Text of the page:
Image provided by: University of Nebraska-Lincoln Libraries, Lincoln, NE
About The Plattsmouth daily herald. (Plattsmouth, Nebraska) 1883-19?? | View Entire Issue (July 2, 1883)
It. It. TDIK TAIILXH.
B & M. R. R. in Nebraska,
IM-i: K.SS TltAINH IMIMS
si THS ;
I No. I. I No. 3.
!i in) it in' :.V 111
yiinitiii! 7:t" in
1 ! i'.I'i ii 111. 7 :ifH i 111
J !i: Ii a In 7.12 i 111
in :l 11 in 7 :M 111
! In am M:0ilii
I to :17 a 111 mMMiiii
j 1 11 :', ; in 8 :!" ! m
I ; A r. II p in ; A r. ! :'! i in
I I? I hi ' lit . in
' Ar. 4 : -' . p iv. A r. :t :lf. a
I'I.'vb I J I.'vh :i:.aani
;r. f :;. iii'ai. :'o a in
;.l.'ii I. m l.'ve x:0."i;ilii
j'Ar. ii .i-i i.i Ar. U :ii.rii in
I I. 'veil In 111 l'.q 1 J 111
!'.r. Hihiii Ar. ,K ::C m
l.l.'vi? .V a in l.'ve i:p.iii
II A r. i 0'j ii lil.Ar. 10 :K i in
I re:inlf . . .
'inironl . . . . .
I i-ilar Cu-rk .
' .Olll- ll If . . .
iii it r.i-ini . .
i ; i ni ti ii . .
i 1 1 jt iij.- . . . .
A I. rmi . ..
KM ItTHH Tit INS :OINS
r. :ll 111
4 -.: p in
I ;J.) i Mi
I :.'J in
4 :H p in
I'l.ll t'lliolllll .
I :r Creik.
I .!: ill.'
S intii I'.i-n-l..
In-i-invooi! . .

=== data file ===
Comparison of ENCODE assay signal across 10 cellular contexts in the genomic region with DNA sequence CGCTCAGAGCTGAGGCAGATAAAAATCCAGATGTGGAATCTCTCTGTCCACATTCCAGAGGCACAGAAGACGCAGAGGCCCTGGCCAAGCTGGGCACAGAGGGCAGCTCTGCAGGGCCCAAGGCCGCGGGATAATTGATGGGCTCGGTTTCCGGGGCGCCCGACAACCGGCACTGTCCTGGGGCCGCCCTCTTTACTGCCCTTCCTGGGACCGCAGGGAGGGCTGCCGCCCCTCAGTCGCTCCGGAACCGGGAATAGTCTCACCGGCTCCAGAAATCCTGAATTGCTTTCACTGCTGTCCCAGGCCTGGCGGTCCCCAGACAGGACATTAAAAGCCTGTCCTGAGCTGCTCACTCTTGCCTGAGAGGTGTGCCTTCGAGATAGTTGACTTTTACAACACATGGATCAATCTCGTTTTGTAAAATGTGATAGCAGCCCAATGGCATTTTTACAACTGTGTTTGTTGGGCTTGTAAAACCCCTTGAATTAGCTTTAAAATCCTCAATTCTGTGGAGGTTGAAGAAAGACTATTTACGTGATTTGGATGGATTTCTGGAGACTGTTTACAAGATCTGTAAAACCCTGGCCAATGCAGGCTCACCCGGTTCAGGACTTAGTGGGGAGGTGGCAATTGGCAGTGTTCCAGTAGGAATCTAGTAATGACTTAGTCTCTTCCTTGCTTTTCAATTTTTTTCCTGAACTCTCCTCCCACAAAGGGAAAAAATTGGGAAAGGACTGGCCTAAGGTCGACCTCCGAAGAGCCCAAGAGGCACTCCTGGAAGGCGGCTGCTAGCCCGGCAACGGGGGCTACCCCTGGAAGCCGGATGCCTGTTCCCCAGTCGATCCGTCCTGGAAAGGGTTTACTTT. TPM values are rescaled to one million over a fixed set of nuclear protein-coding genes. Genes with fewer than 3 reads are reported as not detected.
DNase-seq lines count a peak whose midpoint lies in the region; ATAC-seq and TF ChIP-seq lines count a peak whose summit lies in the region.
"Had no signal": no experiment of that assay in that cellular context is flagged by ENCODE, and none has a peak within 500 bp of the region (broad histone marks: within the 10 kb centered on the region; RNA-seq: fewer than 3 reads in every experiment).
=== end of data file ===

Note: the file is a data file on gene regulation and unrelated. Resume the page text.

I.Iih uI 1 . . . .
. 1 ' A r.
. ' i A r.
! :IM it III
H :.'iii a 111
H a 111
h :" it 111
M :I7 it 111
K -.ur, it 111
7 :Hi a 111
7 :il a 111
:i ::to a in
7 :na m
In :l." p 111
in :.w p 111
li : .". p 111
7 : p in
'J -H p III
: :'.i p 111
in :.',r ii 111
1 1 ii" ii in
7 a 111
:: : V, p m
'i p 111
3 p 111
Ar. 2 :' p 111, Ar.
.'n 'i :. ' p 111; l.'ve
'Ar. '. :.rn it wAr.
I,' i- in : ina in. l.'ve
Ar. h :mi a in Ar.
!.' s : .1 in l.'ve
1 1. ;: : ..' a m! A r.
I.'v .11". a in l.'ve
i r. in -.-!.. p In A r.
: l.'vt- 'ii - p in l.'ve
i l.'vt 7 ' I' in. l.'ve
I i .inir-
I '1 i
lan.l 1. 11 11 in ! 1 .': iii.'l In west of
I. run il.uly eve -pt Snmlay.
K. C. ST. JOF. 1'i C. B. r. n.
S I l IONS ;
I It MVS lidlXH
I I.UtMni.i.th ..
1 iii-;i 1.1. II" . . . .
I.:t I'lulle .
4 Mil ...
ST. VI Ions :
4 .' il
5 :l I a
ii :-s ii
f :X p In
I' -Ml p III
. :l 1 Ii
ti :Jt p in
1; :"ii p in
Kri:w TI:INt t:i.t
J'l;:t IslimiTt ll .
t r-.ijolis . . .
I.:i I'ia'fe . . .
Jl.-ll.-v in- ..
S : o p in
h :Ihi ji in
7 : I
. :IJ p M
7 : 'J p 11
Cinii I'afific Ituilrou!.
Mil 1 11.
.- pi 1 ii l: li - lit
(.mi- v :l:i. . . .
V--pi 111; Water
, .In i in : k.ini ii.iu.
.17 " s.:;7 ''
' !.!" '
.r,:i " :
..ji ; I'. I"l "
:..".7 ' i :.:;: "
.t.tr ' lln.JI "
r..:(7 a.inj 7.t p.m.
Coin;; f lining
Xi'K'l ll. J NtMM'll.
."2 a. in p.m
vVei piM-i Water
...III il III'
I. ui p. m.
The al'we is .letTeison City lime, which is 14
la in. 1 1-3 taster t liau Iinalia. lime.
'".ItlVAI. AM) . Ii:i'AItTI'ltI-:
I :'.ih a. in.
3.m p. III.
j n.OO a. 111.
1 g.'j5 p. in.
4. '-'." p. ill
9.110 a. 111
j 8.25 a. 111.
4.25 p. 111.
8.00 a. 111
1.00 p. in
.-v. ... in. i
'.h a. in. i
!. a 111
". 1 p. 111.
.'..':i il III. (
.'.:; p. m. 1
4.iw p. in.
i I. (Ml l 111.
1 17, ISM.
On "u-.ler ;iot excet'dir.sj $15 - -iiv.'v
-f, iii.i! r.oi exceeiiii:j; $.in